Tuberculosis (TB) is a contagious bacterial infection caused by Mycobacterium tuberculosis that primarily affects the lungs and is spread through the air from person to person by droplets. You can become infected by inhaling these droplets when an infected person coughs, sneezes, speaks, sings, or laughs.
Nearly one-third of the world's population is infected with tuberculosis. In 2012, 9 million people became sick, and 1.3 million died. In the United States, 9,945 cases were reported with the highest rates among people with HIV and those born in countries were tuberculosis is common. Overall, the number of cases in the U.S. is decreasing. Anyone can get tuberculosis, but your risk increases if you have close or prolonged contact with a person with active TB disease or if you have a health problem that weakens your immune system.
Tuberculosis can remain inactive in your body, a condition known as latent tuberculosis infection (LTBI). You are not sick or contagious with latent tuberculosis. However, without treatment about 5% to 10% of people with latent TB will develop active TB disease. With active TB disease you become very sick, contagious and you must be isolated. Students with active TB disease put at risk their grades, enrollment, friends and classmates.
Symptoms of active tuberculosis disease include:
- Fever for several weeks (temperature over 100°F or 37.7°C)
- A bad cough that lasts 3 weeks or longer
- Chest pain
- Coughing up blood
- Unexplained weight loss and wasting
- Night sweats (soaking nightclothes and bedding and not related to room heat or blankets)
- Weakness and unusual tiredness
Tuberculosis can be diagnosed two ways. The first is a blood test called interferon gamma release assay, for example the QuantiFERON-TB Gold. Results are generally available within several days. The second is the tuberculin skin test, which takes 48-72 hours and a return visit for the reading. If either of these tests indicate TB infection, a chest x-ray is the next step.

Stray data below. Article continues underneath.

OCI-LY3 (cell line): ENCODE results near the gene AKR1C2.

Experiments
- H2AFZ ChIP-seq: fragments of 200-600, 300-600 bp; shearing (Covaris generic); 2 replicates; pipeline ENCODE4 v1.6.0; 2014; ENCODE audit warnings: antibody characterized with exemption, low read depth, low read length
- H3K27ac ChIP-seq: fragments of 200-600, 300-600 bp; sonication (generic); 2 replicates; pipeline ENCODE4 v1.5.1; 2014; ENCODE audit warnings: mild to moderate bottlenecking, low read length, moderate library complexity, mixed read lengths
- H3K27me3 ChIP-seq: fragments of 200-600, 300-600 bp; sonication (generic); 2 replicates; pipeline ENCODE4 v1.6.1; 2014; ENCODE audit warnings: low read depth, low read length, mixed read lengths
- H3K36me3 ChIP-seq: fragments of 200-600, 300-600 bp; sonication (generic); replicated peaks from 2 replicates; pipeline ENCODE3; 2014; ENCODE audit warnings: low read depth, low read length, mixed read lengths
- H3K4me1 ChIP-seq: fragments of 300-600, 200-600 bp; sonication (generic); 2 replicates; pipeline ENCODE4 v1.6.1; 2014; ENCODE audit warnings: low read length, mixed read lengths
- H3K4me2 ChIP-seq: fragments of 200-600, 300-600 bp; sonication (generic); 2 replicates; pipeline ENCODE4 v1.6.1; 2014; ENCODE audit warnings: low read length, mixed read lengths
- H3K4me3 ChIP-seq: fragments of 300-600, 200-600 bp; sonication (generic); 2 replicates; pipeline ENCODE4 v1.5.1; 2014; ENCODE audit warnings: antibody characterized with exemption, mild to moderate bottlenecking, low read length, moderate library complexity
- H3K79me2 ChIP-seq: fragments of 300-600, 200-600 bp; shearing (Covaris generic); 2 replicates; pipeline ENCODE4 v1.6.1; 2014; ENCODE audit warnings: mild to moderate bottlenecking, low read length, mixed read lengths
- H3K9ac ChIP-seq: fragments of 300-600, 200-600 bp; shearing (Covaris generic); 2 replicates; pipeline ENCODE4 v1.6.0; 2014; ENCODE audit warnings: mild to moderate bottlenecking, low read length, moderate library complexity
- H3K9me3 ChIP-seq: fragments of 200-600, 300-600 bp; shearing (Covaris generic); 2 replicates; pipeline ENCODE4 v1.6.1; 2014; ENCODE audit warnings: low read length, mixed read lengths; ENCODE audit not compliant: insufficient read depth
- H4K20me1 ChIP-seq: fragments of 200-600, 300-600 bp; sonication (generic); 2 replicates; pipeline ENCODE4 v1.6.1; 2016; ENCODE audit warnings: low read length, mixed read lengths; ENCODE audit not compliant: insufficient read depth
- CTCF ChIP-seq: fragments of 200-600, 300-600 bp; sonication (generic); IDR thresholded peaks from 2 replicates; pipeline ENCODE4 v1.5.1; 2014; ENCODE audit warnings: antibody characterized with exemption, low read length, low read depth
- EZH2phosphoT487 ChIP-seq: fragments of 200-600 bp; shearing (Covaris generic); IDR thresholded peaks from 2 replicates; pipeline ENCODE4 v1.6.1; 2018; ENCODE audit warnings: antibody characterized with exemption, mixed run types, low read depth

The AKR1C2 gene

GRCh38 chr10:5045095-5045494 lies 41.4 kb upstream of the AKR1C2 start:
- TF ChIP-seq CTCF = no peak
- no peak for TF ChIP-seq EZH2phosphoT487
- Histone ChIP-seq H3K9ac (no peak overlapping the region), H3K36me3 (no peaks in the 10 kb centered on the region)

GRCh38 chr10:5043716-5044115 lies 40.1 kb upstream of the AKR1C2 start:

To prevent TB, avoid contact with people who have active TB disease. Persons with active TB disease must be isolated and treated with specific antibiotics. Healthcare workers must follow TB control plans. Bacille Calmette-Guèrin (BCG) is a vaccine for tuberculosis, but it is not used in the United States because it does not completely prevent tuberculosis. In countries where TB is common, BCG is often given to infants and small children.
If you discover you have latent tuberculosis, you can treat the infection with several months of antibiotics. It's important to stay in touch with your health care provider during treatment to make sure your blood and liver function remains normal.
Active tuberculosis disease is also treated with antibiotics, based on the culture and sensitivity of the bacteria. Often, more than one drug is needed. You must take them according to a strict schedule for several months. You will be isolated from other people for several weeks until you are no longer contagious. Throughout all the contagious time, the person with tuberculosis disease must not attend class or social events.
If you have active or latent tuberculosis, keep your medical appointments and take medications exactly as prescribed. Also, remember that you can be infected with tuberculosis more than once in your life so pay attention to symptoms.
For more information, please visit the CDC website www.cdc.gov/tb